On foreign policy, the president repeated many of the points he had made in 2010, and added that gay troops would no longer be barred from service. He also endorsed the uprising in Tunisia that kicked off the “Arab Spring”; after being criticized for reacting too slowly to the radical changes across the region, now Obama sought to endorse them.
President Barack Obama began his 2010 State of the Union address by acknowledging that the country was still going through tough economic times. He took credit for cutting taxes “for 95 percent of working families” (in reality, a payroll tax credit that expired in 2011). Despite unemployment near 10%, he took credit for 2 million jobs that he claimed would otherwise have been lost; if true, that statistic referred to public, not private, jobs.
Obama described a number of economic proposals. He described a new lending fund for community banks, which failed by 2011. He lauded the start of a new high-speed rail project in Florida, which was eventually halted by the new governor. He promised that Solyndra would create 1,000 new jobs; it closed the next year. He pledged to double exports in five years; in the years since, exports have risen less than 30%. He also promised to help those struggling with student loans and mortgages; however, student loan delinquency is rising, and mortgage assistance programs were largely ineffective.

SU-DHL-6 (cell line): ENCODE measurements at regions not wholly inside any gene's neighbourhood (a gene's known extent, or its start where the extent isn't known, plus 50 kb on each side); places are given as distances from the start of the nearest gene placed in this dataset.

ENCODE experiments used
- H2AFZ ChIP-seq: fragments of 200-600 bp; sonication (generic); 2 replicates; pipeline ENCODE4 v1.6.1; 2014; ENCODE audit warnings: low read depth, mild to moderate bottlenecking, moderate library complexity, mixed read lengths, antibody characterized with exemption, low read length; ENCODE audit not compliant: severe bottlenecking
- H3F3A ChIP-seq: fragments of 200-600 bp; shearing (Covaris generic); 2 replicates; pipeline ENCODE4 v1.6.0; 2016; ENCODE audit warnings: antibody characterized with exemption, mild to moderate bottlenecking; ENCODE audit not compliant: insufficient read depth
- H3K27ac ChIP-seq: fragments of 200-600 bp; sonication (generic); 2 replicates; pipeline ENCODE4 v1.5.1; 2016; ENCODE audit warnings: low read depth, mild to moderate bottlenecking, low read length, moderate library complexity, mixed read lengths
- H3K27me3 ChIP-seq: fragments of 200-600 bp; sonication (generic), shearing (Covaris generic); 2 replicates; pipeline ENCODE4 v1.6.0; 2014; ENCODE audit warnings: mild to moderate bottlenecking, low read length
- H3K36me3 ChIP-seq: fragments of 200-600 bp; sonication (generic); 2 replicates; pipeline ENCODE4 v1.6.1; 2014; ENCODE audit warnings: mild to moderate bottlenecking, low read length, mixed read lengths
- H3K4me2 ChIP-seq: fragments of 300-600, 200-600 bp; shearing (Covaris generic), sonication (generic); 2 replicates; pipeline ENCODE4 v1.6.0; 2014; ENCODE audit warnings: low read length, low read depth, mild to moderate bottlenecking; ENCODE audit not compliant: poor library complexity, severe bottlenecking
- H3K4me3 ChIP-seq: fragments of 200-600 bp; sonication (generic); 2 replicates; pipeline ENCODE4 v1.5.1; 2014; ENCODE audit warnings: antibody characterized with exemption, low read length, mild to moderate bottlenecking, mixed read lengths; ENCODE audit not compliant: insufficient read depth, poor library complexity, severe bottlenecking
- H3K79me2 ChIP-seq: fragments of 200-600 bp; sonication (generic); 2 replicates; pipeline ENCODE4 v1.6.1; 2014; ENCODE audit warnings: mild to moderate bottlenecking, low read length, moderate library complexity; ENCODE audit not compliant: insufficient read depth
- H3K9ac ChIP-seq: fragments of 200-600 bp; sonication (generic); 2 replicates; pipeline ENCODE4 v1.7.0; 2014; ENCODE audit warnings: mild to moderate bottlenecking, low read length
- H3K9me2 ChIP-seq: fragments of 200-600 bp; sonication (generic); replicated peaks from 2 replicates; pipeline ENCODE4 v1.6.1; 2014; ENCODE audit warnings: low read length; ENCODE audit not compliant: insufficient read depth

The president focused on Obamacare, which had triggered nationwide opposition, and promised it would “preserve the right of Americans who have insurance to keep their doctor and their plan.” (This month, the Congressional Budget Office revealed that 7 million would lose their insurance.) Obama also promised his plan would “bring down premiums, bring down the deficit, cover the uninsured, strengthen Medicare for seniors, and stop insurance company abuses”--almost all of which has turned out to be untrue.
In one of the speech’s most memorable--and alarming--moments, President Obama rebuked the Supreme Court, which was seated in front of him, for their decision in the Citizens United case, charging that it would allow foreign corporations “to spend without limit” in U.S. elections. Justice Samuel Alito quietly mouthed the words: “Not true.”